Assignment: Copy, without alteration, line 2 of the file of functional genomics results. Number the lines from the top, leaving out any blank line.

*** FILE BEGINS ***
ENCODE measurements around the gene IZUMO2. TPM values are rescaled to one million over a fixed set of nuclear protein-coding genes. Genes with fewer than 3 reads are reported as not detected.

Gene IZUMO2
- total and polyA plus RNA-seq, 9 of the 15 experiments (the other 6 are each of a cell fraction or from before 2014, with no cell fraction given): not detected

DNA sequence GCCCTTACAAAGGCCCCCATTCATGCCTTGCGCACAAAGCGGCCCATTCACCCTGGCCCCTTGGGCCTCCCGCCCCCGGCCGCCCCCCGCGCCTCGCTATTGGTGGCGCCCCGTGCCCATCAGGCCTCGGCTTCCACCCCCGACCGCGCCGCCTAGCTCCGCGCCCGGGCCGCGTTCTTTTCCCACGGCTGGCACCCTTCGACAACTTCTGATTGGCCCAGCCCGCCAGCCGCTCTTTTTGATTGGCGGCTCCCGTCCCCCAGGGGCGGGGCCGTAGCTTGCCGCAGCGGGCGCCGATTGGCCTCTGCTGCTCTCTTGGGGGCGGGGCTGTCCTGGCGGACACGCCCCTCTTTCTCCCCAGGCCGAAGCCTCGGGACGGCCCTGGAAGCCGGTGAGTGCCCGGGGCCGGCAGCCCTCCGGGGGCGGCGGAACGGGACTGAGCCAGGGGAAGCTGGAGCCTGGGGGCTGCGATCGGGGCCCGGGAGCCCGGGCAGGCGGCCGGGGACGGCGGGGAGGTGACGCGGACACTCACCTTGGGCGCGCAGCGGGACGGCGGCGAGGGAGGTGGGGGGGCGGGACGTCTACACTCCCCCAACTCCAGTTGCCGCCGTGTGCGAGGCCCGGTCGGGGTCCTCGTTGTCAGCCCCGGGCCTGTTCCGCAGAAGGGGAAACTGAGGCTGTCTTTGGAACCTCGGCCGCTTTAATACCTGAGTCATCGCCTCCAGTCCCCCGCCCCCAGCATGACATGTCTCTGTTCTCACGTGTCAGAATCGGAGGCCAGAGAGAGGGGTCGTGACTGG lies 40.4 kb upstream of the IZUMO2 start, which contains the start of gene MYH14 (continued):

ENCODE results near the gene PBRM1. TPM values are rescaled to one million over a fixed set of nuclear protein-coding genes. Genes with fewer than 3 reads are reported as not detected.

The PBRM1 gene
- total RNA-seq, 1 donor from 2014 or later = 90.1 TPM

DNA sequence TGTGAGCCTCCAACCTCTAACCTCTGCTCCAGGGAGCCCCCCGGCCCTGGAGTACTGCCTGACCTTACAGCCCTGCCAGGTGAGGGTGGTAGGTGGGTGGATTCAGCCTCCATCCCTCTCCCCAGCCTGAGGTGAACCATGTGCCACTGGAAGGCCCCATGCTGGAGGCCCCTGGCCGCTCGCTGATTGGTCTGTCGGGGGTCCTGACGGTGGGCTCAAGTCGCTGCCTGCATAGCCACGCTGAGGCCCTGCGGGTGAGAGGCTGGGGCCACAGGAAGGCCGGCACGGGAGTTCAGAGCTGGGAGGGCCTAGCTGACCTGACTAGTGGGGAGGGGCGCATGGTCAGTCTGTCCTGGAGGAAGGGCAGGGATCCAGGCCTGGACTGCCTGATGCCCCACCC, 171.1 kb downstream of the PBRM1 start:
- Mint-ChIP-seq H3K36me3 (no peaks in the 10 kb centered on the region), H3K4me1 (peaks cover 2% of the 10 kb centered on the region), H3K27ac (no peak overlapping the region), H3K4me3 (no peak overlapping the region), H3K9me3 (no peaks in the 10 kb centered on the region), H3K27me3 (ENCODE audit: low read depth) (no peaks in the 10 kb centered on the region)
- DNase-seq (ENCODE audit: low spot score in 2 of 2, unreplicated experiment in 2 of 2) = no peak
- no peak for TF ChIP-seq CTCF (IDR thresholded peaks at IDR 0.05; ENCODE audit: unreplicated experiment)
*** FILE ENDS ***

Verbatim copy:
Gene IZUMO2